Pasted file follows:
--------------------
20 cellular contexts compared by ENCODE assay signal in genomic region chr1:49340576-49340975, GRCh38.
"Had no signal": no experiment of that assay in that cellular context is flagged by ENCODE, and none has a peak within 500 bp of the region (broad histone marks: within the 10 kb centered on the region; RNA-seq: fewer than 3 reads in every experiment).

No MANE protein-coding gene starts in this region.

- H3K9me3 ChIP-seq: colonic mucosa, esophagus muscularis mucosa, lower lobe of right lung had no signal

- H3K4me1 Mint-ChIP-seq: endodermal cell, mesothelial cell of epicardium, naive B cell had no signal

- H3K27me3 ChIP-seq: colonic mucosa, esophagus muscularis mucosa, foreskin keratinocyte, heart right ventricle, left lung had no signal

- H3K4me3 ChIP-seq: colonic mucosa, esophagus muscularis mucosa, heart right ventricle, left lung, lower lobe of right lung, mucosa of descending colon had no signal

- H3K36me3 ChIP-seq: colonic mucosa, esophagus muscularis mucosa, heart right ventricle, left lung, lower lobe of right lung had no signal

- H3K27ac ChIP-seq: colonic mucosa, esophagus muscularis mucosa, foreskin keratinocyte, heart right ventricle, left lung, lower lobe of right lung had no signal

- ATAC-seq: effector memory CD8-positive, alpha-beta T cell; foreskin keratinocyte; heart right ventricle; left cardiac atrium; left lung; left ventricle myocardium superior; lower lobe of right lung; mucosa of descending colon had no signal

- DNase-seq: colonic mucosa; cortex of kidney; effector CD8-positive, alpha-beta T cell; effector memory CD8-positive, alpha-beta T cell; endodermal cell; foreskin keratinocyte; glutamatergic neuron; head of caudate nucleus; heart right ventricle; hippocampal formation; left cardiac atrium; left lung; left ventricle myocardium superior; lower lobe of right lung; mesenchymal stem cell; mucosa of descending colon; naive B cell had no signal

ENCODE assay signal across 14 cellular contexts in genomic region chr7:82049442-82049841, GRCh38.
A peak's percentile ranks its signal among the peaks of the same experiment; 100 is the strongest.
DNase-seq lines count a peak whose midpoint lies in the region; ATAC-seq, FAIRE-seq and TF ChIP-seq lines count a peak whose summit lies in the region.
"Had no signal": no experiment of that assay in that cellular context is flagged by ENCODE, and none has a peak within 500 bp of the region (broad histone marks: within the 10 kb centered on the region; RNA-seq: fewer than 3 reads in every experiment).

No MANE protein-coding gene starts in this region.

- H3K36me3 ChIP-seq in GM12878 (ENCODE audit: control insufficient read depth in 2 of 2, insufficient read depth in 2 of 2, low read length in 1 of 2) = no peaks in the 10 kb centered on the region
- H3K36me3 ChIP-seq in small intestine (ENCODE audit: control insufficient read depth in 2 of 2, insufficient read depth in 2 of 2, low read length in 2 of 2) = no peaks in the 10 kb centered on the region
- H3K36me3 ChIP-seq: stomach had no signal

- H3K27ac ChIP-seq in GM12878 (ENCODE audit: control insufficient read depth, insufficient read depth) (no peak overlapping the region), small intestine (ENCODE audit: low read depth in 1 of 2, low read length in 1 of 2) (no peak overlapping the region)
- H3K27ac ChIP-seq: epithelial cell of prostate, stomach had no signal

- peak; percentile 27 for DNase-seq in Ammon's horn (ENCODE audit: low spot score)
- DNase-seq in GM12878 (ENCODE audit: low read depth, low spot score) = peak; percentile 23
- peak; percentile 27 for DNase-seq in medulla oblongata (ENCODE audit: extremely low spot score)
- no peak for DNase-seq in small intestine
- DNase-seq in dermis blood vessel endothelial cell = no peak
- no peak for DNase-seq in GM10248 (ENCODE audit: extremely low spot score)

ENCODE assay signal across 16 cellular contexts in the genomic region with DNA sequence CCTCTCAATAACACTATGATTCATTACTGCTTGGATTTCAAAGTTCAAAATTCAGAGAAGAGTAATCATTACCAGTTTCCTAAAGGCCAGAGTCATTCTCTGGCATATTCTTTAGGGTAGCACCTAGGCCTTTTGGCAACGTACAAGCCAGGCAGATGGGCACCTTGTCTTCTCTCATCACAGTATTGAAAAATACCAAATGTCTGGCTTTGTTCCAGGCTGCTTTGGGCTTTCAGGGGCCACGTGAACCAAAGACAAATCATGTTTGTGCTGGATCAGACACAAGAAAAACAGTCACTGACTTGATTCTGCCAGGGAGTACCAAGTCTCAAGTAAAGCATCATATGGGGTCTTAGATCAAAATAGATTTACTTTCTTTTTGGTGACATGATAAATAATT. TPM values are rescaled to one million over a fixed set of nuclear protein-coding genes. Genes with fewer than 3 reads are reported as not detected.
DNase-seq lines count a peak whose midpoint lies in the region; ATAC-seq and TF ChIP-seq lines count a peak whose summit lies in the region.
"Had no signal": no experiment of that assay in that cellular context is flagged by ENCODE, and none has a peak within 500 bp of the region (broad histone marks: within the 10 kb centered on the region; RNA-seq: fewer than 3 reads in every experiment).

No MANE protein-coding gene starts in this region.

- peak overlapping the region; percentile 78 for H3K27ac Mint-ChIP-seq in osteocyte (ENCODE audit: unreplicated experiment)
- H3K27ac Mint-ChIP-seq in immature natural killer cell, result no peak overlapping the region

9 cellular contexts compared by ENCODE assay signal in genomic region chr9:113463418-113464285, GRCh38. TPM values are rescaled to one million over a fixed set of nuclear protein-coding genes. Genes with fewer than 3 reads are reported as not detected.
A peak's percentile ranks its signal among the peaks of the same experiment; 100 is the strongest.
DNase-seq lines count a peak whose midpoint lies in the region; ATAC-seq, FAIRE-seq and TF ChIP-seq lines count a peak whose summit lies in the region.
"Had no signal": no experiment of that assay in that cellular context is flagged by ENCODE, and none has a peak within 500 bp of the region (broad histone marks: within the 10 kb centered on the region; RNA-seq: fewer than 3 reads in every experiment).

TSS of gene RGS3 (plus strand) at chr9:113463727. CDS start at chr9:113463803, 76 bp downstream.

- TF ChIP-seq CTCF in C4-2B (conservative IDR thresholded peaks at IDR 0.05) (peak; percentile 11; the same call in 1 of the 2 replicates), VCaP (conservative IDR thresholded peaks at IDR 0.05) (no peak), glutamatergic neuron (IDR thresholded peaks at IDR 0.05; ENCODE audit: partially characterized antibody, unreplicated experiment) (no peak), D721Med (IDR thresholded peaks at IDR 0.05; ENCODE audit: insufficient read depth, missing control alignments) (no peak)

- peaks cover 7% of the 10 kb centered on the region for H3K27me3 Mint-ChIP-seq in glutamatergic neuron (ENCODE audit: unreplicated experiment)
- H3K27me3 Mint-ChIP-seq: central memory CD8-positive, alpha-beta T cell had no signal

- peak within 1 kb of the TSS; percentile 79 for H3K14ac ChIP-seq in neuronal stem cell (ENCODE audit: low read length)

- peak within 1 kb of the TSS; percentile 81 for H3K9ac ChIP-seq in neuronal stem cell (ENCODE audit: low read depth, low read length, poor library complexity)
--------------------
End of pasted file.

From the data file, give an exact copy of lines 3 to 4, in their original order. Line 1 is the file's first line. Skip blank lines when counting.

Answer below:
No MANE protein-coding gene starts in this region.

- H3K9me3 ChIP-seq: colonic mucosa, esophagus muscularis mucosa, lower lobe of right lung had no signal